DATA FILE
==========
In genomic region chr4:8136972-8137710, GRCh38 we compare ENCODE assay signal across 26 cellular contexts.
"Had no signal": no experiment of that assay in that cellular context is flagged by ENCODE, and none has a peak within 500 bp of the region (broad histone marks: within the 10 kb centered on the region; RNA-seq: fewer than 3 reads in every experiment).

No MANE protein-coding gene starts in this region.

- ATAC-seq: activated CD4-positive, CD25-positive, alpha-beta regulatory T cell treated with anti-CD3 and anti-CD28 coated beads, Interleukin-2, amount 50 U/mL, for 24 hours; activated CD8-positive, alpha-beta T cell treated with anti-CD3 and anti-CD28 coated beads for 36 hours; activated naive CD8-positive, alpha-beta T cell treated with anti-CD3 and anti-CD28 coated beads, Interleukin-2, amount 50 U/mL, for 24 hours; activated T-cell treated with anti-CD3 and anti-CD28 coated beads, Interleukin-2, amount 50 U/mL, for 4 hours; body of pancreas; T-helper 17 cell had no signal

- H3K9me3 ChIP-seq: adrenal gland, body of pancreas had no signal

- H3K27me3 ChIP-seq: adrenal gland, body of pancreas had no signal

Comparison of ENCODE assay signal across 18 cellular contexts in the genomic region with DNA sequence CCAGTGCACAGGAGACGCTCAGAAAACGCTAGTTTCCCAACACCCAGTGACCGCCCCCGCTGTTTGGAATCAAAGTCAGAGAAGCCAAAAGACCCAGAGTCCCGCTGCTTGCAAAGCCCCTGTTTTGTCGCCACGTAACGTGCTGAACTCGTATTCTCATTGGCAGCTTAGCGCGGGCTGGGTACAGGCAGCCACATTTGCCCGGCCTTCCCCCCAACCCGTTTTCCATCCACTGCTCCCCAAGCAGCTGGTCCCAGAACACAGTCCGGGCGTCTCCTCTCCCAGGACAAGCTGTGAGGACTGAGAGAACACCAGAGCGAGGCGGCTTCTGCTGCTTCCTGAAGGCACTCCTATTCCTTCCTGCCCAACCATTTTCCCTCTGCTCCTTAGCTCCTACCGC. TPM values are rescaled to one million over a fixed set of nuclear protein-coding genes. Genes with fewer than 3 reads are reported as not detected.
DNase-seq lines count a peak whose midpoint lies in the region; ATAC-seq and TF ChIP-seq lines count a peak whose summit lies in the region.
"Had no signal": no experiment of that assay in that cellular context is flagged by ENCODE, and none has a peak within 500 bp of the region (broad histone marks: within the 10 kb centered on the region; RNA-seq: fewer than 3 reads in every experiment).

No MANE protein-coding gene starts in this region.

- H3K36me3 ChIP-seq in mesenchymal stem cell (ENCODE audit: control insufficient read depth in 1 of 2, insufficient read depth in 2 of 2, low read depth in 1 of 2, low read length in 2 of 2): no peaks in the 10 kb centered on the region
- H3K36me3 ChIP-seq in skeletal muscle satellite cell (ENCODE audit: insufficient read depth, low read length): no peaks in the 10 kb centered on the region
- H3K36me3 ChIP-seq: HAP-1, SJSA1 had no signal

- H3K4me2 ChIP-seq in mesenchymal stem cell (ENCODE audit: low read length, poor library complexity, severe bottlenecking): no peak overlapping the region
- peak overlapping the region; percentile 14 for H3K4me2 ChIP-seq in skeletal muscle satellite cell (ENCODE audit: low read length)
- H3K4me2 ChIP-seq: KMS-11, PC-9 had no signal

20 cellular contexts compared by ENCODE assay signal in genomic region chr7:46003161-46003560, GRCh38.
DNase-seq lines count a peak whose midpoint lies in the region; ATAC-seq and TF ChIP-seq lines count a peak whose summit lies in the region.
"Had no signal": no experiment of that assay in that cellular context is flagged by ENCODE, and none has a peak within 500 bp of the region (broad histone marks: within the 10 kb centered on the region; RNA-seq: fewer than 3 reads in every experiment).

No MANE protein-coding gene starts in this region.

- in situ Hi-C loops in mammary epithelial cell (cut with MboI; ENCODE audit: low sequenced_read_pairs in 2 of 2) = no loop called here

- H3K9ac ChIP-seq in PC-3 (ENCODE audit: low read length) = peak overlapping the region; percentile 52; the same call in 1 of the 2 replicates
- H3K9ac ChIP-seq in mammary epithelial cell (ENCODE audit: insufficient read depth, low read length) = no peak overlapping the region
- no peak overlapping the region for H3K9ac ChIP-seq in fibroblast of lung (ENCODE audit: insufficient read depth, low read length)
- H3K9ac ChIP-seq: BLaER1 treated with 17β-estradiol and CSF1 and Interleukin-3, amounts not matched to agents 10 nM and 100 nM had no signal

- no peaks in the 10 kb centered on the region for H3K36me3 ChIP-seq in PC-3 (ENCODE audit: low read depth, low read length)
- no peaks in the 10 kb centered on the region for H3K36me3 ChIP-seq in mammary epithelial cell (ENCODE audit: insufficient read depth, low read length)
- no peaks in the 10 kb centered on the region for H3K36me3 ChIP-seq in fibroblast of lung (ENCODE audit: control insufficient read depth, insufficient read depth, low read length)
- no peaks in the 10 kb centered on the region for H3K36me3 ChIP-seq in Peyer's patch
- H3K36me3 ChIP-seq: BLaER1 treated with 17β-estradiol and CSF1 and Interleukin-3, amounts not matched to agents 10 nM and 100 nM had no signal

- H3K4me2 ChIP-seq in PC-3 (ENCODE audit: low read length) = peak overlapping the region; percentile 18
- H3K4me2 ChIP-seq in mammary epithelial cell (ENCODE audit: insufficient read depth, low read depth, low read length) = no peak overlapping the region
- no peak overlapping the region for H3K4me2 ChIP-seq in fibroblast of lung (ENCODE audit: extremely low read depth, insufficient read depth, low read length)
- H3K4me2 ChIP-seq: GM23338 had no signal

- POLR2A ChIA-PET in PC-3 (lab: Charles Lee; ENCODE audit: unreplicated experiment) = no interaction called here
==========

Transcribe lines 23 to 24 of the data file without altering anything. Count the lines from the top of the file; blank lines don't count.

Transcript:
- H3K9ac ChIP-seq in mammary epithelial cell (ENCODE audit: insufficient read depth, low read length) = no peak overlapping the region
- no peak overlapping the region for H3K9ac ChIP-seq in fibroblast of lung (ENCODE audit: insufficient read depth, low read length)